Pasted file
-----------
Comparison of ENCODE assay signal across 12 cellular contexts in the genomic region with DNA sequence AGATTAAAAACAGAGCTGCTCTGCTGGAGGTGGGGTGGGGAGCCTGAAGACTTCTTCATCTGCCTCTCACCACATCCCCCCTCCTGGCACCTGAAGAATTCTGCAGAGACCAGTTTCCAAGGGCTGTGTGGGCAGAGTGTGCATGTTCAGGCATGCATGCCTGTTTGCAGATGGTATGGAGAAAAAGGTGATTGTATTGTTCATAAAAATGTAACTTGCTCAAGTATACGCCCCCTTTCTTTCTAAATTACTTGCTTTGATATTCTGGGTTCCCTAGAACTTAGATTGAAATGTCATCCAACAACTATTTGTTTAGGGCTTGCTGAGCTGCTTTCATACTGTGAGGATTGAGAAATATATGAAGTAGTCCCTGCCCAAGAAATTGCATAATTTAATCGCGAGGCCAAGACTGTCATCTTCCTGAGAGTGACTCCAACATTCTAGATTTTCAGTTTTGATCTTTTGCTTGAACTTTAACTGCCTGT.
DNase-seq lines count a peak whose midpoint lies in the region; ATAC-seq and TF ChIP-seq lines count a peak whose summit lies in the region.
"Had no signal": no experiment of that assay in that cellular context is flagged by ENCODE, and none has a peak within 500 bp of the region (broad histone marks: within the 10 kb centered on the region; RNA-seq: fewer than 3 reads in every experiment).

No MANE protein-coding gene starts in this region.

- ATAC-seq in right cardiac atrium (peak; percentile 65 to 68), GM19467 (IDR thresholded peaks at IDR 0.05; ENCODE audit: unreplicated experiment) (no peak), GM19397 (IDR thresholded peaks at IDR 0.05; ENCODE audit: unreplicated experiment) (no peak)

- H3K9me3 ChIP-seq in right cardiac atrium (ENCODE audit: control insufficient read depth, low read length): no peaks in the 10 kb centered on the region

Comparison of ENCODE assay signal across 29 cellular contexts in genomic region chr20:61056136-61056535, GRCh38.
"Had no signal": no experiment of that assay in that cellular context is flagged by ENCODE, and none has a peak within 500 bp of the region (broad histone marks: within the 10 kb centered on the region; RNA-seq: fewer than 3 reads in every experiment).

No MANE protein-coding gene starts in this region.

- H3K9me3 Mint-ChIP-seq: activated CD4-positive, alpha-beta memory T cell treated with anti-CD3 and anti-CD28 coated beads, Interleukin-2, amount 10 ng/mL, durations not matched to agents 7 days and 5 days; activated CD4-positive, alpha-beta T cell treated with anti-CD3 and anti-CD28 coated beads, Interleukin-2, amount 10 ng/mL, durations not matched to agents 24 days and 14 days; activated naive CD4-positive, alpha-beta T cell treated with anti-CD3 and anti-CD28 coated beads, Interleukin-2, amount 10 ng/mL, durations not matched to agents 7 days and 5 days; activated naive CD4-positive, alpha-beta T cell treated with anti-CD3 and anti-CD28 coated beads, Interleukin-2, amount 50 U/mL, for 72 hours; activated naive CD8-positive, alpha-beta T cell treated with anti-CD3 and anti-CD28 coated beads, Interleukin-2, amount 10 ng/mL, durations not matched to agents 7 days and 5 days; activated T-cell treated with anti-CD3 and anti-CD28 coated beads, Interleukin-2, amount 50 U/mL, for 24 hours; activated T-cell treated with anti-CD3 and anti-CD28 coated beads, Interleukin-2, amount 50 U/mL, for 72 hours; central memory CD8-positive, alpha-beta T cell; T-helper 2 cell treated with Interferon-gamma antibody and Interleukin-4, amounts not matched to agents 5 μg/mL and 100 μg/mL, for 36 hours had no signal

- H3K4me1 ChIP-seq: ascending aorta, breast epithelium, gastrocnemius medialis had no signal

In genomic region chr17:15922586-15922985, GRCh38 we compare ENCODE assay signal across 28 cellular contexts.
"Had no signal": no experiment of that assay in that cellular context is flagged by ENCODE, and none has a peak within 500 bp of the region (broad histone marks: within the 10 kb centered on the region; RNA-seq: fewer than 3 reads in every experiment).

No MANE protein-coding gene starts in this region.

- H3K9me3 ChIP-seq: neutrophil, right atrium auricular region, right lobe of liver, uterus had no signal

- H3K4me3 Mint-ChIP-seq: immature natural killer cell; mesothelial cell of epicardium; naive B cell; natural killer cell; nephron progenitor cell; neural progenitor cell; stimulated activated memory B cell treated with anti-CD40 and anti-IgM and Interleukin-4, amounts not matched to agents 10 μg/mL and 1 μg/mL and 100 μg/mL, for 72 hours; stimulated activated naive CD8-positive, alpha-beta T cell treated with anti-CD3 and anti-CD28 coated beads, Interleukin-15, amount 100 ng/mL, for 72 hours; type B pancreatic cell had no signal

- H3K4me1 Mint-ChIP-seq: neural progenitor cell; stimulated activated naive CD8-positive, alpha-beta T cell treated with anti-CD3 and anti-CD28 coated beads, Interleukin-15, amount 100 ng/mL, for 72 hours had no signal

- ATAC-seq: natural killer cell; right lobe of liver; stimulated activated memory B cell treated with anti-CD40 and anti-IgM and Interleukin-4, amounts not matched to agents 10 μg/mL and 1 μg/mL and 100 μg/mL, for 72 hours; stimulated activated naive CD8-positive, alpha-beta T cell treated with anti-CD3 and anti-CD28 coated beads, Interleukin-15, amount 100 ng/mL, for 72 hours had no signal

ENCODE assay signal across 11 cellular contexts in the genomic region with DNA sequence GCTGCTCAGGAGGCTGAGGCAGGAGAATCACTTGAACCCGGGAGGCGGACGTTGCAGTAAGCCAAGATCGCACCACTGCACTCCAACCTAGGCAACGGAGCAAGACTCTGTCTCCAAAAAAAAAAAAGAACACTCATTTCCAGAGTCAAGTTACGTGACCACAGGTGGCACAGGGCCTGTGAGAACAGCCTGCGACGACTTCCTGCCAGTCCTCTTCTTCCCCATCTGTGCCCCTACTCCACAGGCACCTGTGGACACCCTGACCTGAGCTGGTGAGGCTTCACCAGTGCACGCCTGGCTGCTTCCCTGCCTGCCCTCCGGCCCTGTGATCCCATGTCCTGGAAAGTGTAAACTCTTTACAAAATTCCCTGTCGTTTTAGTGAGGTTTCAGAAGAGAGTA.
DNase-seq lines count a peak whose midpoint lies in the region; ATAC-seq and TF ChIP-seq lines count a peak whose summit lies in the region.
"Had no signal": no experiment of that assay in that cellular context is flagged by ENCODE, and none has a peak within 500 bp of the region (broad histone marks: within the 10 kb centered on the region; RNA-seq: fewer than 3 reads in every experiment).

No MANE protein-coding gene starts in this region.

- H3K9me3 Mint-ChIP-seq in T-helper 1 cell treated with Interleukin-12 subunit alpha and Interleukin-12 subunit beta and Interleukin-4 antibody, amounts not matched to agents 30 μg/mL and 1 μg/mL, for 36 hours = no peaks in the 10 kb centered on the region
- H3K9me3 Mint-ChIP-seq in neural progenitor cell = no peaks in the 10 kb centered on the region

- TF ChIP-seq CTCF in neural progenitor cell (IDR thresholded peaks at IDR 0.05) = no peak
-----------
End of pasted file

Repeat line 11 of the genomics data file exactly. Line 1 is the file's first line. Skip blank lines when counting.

- H3K4me1 ChIP-seq: ascending aorta, breast epithelium, gastrocnemius medialis had no signal